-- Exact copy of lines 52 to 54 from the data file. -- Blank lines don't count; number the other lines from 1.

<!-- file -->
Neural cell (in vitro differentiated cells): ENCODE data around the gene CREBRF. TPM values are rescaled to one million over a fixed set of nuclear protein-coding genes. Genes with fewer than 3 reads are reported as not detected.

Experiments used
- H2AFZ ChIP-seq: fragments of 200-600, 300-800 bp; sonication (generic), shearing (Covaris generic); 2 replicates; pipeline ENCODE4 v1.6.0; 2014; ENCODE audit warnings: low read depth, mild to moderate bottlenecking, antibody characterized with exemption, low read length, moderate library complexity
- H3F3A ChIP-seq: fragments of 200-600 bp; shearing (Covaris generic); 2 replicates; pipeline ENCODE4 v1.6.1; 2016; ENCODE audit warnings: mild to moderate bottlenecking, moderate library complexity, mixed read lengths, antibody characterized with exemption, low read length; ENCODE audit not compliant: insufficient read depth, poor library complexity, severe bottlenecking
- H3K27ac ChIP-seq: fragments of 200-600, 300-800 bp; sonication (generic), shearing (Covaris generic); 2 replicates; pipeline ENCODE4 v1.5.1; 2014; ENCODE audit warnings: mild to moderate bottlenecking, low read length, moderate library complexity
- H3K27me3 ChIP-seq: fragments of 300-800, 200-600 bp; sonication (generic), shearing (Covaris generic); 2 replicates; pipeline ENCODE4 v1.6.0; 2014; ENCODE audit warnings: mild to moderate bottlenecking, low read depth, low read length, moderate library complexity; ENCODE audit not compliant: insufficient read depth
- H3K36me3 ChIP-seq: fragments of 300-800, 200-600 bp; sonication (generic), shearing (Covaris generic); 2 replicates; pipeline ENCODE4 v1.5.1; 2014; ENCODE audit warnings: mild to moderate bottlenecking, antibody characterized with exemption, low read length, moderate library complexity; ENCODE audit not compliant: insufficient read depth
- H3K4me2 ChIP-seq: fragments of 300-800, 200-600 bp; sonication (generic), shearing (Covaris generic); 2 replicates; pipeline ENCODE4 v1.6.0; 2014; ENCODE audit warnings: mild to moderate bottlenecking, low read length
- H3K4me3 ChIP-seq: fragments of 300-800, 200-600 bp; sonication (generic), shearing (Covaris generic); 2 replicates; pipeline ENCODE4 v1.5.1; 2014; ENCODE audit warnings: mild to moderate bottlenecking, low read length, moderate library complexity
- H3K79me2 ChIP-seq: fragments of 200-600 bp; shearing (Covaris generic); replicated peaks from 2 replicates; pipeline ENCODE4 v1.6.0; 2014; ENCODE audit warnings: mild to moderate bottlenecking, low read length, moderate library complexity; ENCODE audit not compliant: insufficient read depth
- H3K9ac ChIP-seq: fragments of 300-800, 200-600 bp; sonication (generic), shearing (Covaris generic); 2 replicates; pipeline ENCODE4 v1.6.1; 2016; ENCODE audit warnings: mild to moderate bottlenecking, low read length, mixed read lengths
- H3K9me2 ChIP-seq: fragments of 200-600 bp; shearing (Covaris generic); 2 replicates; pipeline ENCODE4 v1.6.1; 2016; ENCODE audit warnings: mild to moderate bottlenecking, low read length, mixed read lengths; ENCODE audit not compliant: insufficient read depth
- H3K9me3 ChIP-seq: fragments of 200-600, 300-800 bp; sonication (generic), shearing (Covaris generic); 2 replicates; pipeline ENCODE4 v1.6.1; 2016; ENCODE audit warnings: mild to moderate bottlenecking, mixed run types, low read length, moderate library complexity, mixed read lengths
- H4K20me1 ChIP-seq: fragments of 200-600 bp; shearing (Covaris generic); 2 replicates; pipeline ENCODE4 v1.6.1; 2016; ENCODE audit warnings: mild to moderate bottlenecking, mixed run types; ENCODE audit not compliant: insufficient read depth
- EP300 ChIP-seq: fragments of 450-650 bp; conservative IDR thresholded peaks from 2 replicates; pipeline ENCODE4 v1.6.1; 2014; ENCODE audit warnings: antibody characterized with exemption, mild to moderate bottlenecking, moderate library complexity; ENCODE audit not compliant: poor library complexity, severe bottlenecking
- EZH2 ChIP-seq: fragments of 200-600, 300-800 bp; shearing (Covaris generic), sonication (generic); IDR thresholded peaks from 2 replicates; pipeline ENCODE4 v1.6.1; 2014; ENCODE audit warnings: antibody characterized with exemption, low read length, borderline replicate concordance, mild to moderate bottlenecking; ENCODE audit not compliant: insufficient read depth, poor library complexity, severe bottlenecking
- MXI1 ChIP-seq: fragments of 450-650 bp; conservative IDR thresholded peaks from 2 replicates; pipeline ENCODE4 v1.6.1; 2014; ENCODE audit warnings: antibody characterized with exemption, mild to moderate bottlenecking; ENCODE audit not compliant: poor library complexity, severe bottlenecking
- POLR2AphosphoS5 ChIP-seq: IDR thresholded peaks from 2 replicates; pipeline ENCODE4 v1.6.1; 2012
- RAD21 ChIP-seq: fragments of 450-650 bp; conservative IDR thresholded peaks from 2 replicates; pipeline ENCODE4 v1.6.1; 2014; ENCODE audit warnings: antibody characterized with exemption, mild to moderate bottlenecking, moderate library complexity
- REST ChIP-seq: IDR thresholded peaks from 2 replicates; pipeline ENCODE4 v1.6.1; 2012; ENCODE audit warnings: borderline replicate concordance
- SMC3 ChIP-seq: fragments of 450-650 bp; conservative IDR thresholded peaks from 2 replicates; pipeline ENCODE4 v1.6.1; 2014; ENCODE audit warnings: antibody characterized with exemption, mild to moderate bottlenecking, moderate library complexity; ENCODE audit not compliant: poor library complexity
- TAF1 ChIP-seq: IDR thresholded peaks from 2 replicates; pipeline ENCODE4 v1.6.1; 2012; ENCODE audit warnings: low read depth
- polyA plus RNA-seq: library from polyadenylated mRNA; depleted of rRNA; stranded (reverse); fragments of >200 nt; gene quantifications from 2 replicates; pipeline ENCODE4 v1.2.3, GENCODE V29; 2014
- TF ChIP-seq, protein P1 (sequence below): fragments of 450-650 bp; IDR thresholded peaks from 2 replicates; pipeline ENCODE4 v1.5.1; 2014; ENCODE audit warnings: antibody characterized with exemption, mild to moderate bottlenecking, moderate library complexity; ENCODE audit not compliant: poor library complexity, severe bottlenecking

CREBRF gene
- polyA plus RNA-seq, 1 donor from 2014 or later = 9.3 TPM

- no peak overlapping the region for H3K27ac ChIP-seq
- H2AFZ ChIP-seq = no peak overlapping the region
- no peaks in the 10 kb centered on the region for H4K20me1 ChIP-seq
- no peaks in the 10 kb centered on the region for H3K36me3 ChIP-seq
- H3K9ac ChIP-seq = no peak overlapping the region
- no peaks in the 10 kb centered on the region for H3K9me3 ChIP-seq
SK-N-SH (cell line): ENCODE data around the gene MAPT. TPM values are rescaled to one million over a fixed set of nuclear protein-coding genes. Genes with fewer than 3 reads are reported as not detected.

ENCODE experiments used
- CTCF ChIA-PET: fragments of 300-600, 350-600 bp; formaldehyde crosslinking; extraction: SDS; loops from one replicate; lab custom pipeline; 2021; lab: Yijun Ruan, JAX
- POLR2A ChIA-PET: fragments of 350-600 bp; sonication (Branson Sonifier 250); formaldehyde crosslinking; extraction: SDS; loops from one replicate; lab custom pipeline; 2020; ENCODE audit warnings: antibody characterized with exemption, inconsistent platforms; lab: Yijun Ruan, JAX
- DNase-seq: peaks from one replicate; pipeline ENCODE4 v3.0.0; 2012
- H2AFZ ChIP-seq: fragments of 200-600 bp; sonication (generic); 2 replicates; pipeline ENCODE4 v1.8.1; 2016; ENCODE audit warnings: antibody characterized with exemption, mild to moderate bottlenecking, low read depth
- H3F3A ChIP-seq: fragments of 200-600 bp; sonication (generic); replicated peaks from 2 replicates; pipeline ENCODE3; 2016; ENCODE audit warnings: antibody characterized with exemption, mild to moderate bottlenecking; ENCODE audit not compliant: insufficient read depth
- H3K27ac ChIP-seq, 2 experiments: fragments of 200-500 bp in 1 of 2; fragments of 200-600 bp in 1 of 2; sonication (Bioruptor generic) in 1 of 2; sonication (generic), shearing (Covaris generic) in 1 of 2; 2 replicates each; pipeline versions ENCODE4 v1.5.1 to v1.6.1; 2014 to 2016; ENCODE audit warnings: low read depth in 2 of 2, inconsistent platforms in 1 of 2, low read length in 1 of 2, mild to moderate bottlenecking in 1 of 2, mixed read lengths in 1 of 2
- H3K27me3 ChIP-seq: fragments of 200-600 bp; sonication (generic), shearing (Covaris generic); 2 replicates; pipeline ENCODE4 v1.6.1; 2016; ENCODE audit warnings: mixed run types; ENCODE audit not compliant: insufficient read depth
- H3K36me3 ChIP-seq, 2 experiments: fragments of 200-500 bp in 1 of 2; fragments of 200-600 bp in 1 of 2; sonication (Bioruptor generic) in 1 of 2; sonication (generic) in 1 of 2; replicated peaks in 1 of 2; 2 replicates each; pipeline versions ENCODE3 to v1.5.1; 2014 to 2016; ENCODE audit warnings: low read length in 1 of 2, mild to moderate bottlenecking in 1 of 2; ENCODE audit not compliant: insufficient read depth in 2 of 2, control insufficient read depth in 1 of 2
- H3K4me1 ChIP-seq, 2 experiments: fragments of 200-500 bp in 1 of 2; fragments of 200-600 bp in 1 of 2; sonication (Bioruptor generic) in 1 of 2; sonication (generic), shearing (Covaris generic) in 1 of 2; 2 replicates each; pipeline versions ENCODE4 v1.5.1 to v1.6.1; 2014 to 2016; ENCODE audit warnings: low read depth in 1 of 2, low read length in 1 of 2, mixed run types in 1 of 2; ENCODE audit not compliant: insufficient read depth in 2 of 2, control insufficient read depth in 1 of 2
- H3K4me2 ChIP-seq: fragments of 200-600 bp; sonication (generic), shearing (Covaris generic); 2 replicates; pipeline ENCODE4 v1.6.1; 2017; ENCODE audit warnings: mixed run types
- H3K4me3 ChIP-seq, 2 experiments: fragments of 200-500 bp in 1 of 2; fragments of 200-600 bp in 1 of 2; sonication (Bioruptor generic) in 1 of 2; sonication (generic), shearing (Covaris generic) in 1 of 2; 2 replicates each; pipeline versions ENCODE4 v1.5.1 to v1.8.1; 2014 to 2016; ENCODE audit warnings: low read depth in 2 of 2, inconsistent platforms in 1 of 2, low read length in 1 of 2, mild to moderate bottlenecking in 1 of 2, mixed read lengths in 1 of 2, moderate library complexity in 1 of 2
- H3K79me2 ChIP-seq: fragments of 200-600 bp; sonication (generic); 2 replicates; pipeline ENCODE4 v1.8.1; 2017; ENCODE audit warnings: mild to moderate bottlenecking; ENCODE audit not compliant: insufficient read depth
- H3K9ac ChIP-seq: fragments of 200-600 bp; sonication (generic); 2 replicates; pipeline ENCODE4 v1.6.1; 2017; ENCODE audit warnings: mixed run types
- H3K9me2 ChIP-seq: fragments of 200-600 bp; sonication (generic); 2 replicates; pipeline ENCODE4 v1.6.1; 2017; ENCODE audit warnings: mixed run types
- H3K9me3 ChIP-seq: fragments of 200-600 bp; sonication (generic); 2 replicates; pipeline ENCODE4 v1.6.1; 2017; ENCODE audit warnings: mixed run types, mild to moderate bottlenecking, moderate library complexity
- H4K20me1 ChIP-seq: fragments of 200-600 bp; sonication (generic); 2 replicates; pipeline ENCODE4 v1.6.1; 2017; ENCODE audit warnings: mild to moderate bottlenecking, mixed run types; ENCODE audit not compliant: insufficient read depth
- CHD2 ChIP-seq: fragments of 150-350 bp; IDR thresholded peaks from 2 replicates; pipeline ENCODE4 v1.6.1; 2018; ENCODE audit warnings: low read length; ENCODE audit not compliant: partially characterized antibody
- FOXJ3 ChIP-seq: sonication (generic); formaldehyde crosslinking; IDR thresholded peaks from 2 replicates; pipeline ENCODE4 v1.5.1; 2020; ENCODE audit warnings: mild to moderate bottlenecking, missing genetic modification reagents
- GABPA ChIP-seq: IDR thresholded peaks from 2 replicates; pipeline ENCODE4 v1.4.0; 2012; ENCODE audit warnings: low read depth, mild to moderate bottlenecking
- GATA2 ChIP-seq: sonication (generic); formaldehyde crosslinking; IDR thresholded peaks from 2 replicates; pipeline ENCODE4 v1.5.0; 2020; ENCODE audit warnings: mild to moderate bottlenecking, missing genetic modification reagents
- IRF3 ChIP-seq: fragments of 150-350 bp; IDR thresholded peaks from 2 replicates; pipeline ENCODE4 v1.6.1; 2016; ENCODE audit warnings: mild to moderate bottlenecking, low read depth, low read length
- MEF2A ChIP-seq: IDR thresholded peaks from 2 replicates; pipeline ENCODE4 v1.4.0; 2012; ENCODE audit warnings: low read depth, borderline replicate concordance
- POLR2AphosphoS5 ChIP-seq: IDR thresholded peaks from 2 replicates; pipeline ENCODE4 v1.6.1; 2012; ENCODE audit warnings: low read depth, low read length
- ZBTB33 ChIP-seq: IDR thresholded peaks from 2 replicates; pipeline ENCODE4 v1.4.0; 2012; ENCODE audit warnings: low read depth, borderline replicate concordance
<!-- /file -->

- FOXJ3 ChIP-seq: sonication (generic); formaldehyde crosslinking; IDR thresholded peaks from 2 replicates; pipeline ENCODE4 v1.5.1; 2020; ENCODE audit warnings: mild to moderate bottlenecking, missing genetic modification reagents
- GABPA ChIP-seq: IDR thresholded peaks from 2 replicates; pipeline ENCODE4 v1.4.0; 2012; ENCODE audit warnings: low read depth, mild to moderate bottlenecking
- GATA2 ChIP-seq: sonication (generic); formaldehyde crosslinking; IDR thresholded peaks from 2 replicates; pipeline ENCODE4 v1.5.0; 2020; ENCODE audit warnings: mild to moderate bottlenecking, missing genetic modification reagents